The infrastructure team of The Apache Software Foundation released an incident report regarding the recent security breach that affected Apache.org.
It’s important to note that at no time were any Apache Software Foundation code repositories, downloads, or users put at risk by this intrusion. The Apache infrastructure team posted their analysis of the situation so that the community get get a better understanding of what happened.
The incident report
The server that hosted the apachecon.com (dv35.apachecon.com) website was compromised. The machine was running CentOS, and the attackers may have used the recent local root exploits patched in RHSA-2009-1222 to escalate their privileges on this machine which was fully compromised. This included gaining root and destroying most of the logs. This is why it was difficult to confirm the details about what exactly happened with this machine.
While this machine is owned by the ApacheCon conference production company and not by the Apache Software Foundation, members of the ASF infrastructure team had accounts on this machine, including one used to create backups.
Once the attackers gained access to apachecon.com, they attempted to use the passwords they had to login to the production webservers. They succeeded in getting access to people.apache.org using the SSH key of the backup account (minotaur.apache.org). Fortunately, this account was used to create backups from the ApacheCon host and it was an unprivileged user.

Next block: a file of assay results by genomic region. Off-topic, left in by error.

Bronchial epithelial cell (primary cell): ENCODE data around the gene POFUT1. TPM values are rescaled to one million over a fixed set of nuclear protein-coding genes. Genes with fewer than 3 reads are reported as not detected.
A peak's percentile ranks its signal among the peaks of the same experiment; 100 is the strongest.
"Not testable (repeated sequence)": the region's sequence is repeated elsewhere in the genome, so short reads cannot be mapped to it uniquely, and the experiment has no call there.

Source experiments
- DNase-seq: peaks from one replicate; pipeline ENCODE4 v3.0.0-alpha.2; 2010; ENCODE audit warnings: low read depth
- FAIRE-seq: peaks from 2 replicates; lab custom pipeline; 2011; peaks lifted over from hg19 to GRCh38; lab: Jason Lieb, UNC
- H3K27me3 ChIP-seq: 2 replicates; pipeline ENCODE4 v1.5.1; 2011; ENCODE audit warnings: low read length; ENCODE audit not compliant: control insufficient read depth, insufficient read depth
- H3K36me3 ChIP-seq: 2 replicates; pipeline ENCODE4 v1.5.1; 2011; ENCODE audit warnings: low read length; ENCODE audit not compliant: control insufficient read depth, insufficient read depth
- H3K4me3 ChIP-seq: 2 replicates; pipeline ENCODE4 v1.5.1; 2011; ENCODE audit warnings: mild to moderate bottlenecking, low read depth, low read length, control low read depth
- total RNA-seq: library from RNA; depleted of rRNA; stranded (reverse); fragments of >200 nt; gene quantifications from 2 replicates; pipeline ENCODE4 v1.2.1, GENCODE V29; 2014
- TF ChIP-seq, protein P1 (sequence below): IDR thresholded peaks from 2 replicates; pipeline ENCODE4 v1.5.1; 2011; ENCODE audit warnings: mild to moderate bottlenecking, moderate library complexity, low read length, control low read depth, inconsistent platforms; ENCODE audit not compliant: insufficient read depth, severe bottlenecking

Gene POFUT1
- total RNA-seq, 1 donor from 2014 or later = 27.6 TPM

minotaur.apache.org acts as the staging machine for the Apache mirror network. It’s a primary shell account server which provides various services to Apache developers. However, none of the version control data is kept on this machine so there was no risk to Apache source code getting compromised.
Once the attackers had shell access, they added CGI scripts to the document root folders of several Apache websites. A scheduled rsync process copied these scripts to the production web server (eos.apache.org) and they became externally visible. These scripts were used to obtain remote shells, with information sent using HTTP POST commands.
To mitigate the problem, immediately after the CGI scripts have been discovered, the Apache infrastructure team shut down all servers that could have been affected: people.apache.org, as well as the EU and US website servers.
The potentially compromised servers were brought up in single user mode, using out of band access. At this point, it was clear that the EU webserver, aurora.apache.org, was not affected. The CGI scripts that were rsync’d to that machine have never been run.
After aurora.apache.org was brought up, the Apache team determined that the route of the breach was the backup system from dv35.apachecon.com so they took the logs from the server and shut it down. Analysis was resumed on the backup and US servers until all traces of a compromise have been removed and the machines were brought back online.
To learn more about what the Apache infrastructure team is doing to improve security in the future, read this blog post.